‘Q’ for Queen

…is the story of a girl called Rani (Queen) from a traditional Indian family, who sets out on a solo honeymoon after her marriage is called off.  During the trip she learns to fall in love with herself, realizing that there’s much more to life than being married.

What is an Indian marriage? A compromise? A love story? A pretense? A success?

Hard to say. But I can tell you what it is not. It is not the coming together of two hearts (at least not just two). It has nothing to do with individuals and everything to do with two families as well as their extended relations uniting forever!

FOREVER. You can never divorce your partner — not because you’ve promised to be with him until death do you part, but because what would the mother in law think! What face would she show the world!

The wedding, of course is even more important than the marriage. The traditional Punjabi wedding is a lavish affair celebrated with lights (power cuts notwithstanding), sound and gaeity. The festivities could last upto 10 days.

To attempt a rough translation:

You’ve gone  from one to two 
O girl, what to do?
You’ve now become the man’s..tu turu turu
You walk in high heels, make a tuk-tuk sound,

You read and talk in English
just like Queen Victoria..

You’re the bell(e) of Big Ben
Entire London dances with you

And maybe they are not totally wrong when they claim that entire London is dancing, as you can see below!


I would also suggest that you read the real life story of another Rani or Queen, here.

This post is the 17th in a series of 26 posts that I am writing throughout the month of April as part of the A to Z challenge 2016.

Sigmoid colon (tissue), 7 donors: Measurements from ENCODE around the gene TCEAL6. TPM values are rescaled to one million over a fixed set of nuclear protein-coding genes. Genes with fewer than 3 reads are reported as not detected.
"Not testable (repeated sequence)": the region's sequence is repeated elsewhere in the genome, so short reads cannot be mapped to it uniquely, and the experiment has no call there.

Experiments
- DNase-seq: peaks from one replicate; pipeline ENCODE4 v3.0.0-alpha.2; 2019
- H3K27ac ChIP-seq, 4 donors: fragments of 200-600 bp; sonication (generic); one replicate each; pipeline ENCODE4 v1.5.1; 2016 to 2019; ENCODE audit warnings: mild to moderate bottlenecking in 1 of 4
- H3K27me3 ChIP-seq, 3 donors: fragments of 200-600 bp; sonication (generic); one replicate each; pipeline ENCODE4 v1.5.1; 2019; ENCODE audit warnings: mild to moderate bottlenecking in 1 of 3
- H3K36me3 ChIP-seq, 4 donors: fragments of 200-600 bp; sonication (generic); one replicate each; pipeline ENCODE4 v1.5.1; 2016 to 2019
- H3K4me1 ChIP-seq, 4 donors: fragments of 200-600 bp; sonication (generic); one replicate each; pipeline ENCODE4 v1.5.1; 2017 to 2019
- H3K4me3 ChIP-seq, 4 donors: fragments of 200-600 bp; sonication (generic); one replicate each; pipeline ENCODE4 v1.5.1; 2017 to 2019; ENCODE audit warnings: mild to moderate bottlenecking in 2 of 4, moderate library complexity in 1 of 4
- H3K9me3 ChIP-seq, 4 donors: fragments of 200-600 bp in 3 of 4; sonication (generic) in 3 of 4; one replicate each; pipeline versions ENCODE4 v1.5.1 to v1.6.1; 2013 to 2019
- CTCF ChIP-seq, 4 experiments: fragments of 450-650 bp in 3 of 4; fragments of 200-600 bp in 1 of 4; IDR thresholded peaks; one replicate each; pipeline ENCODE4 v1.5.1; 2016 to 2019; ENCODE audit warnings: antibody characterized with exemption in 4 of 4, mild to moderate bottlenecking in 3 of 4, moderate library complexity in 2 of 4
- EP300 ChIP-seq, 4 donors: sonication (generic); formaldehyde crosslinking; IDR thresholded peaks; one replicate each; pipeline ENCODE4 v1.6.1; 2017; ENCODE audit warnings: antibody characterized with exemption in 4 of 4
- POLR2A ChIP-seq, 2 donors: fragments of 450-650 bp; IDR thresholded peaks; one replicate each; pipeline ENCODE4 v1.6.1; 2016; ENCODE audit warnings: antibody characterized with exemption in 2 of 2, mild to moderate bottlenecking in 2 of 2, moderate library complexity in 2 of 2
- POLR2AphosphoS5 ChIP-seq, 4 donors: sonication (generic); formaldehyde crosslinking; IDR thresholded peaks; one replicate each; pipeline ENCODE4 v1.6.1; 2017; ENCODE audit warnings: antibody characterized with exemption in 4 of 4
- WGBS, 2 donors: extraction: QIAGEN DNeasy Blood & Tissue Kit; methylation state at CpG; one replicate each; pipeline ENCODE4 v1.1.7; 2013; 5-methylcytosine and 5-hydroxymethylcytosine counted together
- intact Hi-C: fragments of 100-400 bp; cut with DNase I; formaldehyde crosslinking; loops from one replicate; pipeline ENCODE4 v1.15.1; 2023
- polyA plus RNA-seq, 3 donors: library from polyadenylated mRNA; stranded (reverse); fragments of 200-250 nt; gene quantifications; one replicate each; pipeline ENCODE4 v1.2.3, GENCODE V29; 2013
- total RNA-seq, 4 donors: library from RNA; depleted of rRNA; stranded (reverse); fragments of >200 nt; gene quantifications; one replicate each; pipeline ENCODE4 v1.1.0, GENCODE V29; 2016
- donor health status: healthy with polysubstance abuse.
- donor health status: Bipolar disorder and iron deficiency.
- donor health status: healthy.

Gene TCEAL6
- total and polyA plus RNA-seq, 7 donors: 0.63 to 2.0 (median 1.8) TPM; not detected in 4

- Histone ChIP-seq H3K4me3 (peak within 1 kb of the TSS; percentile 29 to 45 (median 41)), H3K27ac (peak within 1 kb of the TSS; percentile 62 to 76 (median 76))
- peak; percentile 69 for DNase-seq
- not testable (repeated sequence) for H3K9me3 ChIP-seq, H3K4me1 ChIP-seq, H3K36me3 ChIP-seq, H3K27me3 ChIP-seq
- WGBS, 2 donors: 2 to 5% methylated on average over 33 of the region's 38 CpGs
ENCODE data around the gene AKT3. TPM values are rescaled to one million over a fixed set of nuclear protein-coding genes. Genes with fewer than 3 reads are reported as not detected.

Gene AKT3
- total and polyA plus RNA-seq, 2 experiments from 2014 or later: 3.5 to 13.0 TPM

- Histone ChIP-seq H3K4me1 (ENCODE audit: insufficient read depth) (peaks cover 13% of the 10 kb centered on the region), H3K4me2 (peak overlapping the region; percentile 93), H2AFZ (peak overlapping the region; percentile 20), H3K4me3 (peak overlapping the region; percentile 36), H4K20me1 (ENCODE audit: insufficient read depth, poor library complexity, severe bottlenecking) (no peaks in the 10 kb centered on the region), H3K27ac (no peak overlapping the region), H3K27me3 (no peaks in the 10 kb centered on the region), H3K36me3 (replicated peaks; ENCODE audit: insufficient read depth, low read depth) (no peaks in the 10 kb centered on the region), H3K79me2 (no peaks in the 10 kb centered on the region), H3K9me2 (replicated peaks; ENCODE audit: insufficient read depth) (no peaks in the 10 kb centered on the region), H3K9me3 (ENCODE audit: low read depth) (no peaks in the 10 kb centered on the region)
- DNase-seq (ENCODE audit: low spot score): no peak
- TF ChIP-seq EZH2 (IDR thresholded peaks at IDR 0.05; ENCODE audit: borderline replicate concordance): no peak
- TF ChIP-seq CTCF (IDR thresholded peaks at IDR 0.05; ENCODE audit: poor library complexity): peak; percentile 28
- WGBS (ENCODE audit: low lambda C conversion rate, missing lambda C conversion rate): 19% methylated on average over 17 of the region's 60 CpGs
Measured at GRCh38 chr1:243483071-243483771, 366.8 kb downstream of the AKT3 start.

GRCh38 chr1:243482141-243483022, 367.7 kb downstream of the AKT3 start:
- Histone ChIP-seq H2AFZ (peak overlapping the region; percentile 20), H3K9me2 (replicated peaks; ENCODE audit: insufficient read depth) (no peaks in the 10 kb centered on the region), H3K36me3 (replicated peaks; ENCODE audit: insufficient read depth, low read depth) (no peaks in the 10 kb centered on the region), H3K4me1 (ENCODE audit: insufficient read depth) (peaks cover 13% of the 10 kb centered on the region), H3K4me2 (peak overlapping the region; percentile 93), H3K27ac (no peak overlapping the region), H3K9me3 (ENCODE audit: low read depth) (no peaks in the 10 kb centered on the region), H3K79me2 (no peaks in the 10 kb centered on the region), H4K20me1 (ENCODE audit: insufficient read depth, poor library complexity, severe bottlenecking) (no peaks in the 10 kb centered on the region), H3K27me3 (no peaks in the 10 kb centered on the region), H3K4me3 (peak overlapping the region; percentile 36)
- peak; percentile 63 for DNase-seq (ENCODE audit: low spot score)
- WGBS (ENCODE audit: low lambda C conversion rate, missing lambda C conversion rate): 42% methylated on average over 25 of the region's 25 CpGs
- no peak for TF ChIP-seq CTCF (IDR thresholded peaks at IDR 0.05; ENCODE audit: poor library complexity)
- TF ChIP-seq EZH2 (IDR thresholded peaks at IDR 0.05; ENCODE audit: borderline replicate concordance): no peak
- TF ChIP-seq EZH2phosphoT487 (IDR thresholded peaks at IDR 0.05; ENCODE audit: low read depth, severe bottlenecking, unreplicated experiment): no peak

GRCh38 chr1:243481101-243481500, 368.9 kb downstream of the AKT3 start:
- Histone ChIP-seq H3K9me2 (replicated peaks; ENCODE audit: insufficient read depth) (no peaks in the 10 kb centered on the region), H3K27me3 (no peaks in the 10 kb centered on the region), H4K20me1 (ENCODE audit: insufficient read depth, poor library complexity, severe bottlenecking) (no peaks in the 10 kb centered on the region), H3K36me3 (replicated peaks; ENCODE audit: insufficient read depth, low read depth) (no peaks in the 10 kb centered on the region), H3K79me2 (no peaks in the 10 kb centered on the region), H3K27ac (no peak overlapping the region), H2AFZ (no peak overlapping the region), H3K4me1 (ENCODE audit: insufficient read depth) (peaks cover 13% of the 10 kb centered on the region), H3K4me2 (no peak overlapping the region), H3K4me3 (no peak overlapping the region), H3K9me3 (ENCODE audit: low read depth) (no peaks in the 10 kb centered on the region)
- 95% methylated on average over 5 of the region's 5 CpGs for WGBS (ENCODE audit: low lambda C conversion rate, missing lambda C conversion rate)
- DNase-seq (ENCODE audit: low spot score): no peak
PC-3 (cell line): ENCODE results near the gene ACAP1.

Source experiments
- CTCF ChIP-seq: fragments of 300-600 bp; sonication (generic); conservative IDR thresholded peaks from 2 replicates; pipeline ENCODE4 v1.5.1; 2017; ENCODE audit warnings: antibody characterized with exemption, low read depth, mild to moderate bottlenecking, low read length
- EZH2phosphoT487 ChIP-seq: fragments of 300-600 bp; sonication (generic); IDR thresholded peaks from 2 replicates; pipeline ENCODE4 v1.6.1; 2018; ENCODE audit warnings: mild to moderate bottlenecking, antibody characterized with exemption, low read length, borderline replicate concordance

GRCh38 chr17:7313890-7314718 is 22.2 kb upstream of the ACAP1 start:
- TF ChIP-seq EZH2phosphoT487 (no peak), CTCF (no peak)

7 thoughts on “‘Q’ for Queen”

  1. Oh Durba, how sad to marry for the family’s sake and not for the love of two people. I’m glad this young lady decided to marry herself and learn what a wonderful individual she is.

    I love the picture of your header. What a beautiful area. Have a delightful day.

    Liked by 1 person

    1. It is sad in many instances Gwyn (especially when love is thwarted by the family) but very surprisingly a lot of them turn out to be successful, happy marriages!! Thank you so much for stopping by! Glad you like the picture 🙂 It is of the North East of India.

      Liked by 2 people

  2. It used to be the same in Azerbaijan. It was marriage of families and often wealth, rather than union of two hearts. And strangely, as you pointed out, many of those marriages were stronger somehow. I guess, the families stuck together and stopped it from falling apart. Could have been my fate, to be honest… Anyway, my heart skipped a bit when I saw the title of your post. Mine is Queen too 😀 A different one. Great post.

    Liked by 1 person

  3. I know of such customs but to my knowledge have never met anyone in an arranged marriage. The idea seems odd to my western sensibilities, but I suppose that such marriages have different expectations than our love matches. Fascinating topic, this one.

    Liked by 1 person

    1. Perhaps when 2 young people spend time together, working towards the common goal of making an arrangement work, they end up falling in love sooner or later. But that’s just another guess 🙂 Thank you very much for this visit!

      Liked by 1 person

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